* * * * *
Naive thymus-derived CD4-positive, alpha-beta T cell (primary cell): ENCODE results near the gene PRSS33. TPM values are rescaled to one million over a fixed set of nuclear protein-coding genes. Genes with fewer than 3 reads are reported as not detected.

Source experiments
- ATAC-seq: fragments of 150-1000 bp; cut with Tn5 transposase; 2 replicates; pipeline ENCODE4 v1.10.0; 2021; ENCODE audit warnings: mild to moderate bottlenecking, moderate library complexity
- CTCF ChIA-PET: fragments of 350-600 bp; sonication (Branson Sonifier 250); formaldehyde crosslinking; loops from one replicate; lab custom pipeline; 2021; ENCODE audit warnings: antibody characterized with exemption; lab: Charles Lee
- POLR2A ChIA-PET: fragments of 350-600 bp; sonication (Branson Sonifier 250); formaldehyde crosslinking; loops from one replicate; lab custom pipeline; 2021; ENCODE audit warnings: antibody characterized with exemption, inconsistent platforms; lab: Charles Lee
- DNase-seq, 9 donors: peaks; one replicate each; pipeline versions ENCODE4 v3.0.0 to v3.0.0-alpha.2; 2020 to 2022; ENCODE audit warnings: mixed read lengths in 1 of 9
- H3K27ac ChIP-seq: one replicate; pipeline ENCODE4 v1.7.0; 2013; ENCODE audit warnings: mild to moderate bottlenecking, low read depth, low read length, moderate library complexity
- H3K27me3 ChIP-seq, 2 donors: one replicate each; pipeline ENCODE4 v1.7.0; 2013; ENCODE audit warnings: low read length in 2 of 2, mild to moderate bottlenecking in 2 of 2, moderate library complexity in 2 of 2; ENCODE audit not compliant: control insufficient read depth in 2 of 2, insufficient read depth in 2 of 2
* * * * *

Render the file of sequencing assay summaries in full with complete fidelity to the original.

Naive thymus-derived CD4-positive, alpha-beta T cell (primary cell): ENCODE results near the gene PRSS33. TPM values are rescaled to one million over a fixed set of nuclear protein-coding genes. Genes with fewer than 3 reads are reported as not detected.

Source experiments
- ATAC-seq: fragments of 150-1000 bp; cut with Tn5 transposase; 2 replicates; pipeline ENCODE4 v1.10.0; 2021; ENCODE audit warnings: mild to moderate bottlenecking, moderate library complexity
- CTCF ChIA-PET: fragments of 350-600 bp; sonication (Branson Sonifier 250); formaldehyde crosslinking; loops from one replicate; lab custom pipeline; 2021; ENCODE audit warnings: antibody characterized with exemption; lab: Charles Lee
- POLR2A ChIA-PET: fragments of 350-600 bp; sonication (Branson Sonifier 250); formaldehyde crosslinking; loops from one replicate; lab custom pipeline; 2021; ENCODE audit warnings: antibody characterized with exemption, inconsistent platforms; lab: Charles Lee
- DNase-seq, 9 donors: peaks; one replicate each; pipeline versions ENCODE4 v3.0.0 to v3.0.0-alpha.2; 2020 to 2022; ENCODE audit warnings: mixed read lengths in 1 of 9
- H3K27ac ChIP-seq: one replicate; pipeline ENCODE4 v1.7.0; 2013; ENCODE audit warnings: mild to moderate bottlenecking, low read depth, low read length, moderate library complexity
- H3K27me3 ChIP-seq, 2 donors: one replicate each; pipeline ENCODE4 v1.7.0; 2013; ENCODE audit warnings: low read length in 2 of 2, mild to moderate bottlenecking in 2 of 2, moderate library complexity in 2 of 2; ENCODE audit not compliant: control insufficient read depth in 2 of 2, insufficient read depth in 2 of 2